For the past couple months, I’ve been fantasizing about March 16th. I’d turn on my out-of-office, grab my carry-on packed with sundresses, and our family would hop our flight for a relaxing week at Miami Beach. Our restaurant reservations have been booked since 2019 (not joking), the kids are ready with their new shorts and swimsuits, and I’ve been obsessively checking the weather (clear skies and 81 degrees, by the way.)

And yesterday, like so many other families around the country, I cancelled our trip. In fact, I cancelled everything we had planned for the next 2 weeks.

To be honest, I was a holdout for a few days prior, rationalizing that our chances of getting the virus in Austin were just as great as in Miami, telling myself that the airports and planes were super clean right now, and after all, we can’t let our fear get in the way of living, right? YOLO! But then. As schools were cancelled, new cases popped up in Austin, and I read more about the necessity of all of us doing our part to flatten the curve… I realized that it was time for us to step up and contribute to stopping the spread. I realized that for all of us, making the choice to stay home is a choice that saves lives.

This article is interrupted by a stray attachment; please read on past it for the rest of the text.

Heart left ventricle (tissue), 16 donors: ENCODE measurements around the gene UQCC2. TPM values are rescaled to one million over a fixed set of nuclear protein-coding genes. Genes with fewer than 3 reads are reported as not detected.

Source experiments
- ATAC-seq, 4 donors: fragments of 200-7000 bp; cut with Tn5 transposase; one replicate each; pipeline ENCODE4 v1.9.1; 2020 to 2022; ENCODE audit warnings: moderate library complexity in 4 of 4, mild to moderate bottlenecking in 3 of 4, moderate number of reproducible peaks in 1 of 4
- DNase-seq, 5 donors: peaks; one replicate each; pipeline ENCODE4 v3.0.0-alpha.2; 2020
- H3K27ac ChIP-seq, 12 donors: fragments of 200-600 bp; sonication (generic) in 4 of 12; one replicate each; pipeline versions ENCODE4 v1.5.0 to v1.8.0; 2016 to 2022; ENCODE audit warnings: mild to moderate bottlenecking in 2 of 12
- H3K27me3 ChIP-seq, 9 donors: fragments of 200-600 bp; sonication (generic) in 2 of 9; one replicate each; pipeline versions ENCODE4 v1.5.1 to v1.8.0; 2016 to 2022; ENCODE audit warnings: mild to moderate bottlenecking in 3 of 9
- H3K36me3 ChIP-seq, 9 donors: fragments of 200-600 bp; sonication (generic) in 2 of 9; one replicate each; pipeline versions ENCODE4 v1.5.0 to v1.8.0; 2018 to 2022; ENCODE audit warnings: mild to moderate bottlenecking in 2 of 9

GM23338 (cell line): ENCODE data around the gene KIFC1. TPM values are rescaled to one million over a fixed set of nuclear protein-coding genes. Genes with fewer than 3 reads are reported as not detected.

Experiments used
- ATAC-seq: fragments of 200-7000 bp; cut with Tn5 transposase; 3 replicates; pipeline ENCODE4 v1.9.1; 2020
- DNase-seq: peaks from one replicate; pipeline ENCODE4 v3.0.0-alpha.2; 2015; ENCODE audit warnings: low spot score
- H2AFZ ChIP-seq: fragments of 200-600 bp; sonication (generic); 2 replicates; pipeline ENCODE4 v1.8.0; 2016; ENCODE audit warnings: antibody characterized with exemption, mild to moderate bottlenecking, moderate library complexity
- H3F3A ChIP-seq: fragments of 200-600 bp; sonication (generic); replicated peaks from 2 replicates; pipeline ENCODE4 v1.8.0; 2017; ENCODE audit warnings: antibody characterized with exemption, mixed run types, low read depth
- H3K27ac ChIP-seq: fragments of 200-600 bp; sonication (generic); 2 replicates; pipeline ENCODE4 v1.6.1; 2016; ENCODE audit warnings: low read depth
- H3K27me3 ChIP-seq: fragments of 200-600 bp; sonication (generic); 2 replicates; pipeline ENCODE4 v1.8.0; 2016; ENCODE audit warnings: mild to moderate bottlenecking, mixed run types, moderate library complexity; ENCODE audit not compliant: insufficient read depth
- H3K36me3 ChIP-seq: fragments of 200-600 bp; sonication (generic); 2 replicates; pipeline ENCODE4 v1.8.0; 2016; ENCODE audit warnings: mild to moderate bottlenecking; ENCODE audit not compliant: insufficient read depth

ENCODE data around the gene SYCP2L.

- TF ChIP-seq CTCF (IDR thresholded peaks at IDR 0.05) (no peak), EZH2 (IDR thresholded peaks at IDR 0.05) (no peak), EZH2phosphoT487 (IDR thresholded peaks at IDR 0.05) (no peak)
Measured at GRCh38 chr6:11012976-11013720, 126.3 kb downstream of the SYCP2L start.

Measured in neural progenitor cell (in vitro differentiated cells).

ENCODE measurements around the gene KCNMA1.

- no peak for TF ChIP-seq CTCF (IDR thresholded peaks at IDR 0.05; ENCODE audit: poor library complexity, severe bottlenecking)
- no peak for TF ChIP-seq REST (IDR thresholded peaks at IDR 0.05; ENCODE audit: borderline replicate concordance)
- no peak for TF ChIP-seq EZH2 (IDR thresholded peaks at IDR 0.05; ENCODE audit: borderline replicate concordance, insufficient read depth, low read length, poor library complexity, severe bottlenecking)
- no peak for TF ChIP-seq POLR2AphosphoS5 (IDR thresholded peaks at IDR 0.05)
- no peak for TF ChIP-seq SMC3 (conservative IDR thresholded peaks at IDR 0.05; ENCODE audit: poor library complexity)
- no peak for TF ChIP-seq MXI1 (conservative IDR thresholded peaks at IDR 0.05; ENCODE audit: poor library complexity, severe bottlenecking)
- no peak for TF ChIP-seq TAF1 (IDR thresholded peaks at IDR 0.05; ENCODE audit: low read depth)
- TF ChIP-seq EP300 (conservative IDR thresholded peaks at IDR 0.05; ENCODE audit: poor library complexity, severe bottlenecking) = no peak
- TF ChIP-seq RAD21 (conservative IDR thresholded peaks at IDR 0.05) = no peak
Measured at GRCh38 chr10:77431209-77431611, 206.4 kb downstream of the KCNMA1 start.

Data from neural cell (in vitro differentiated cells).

So here we are at home, 10 days (or more) stretching before us without our usual standby activities of restaurant brunches, movie theaters, children’s museum, or days at the park (the forecast is calling for incessant rain.) Events are cancelled, our church service has gone online, and many of our good friends aren’t leaving their houses. I told Adam last night that I wanted to be intentional with these next couple weeks. I don’t want them to be throwaway days that we “just try to get through,” but rather, how can we make them soul-nourishing days where we embrace the extra space in our lives to cook healthy food, exercise, play, laugh, connect as a family, read, and make this very unusual spring break one to remember?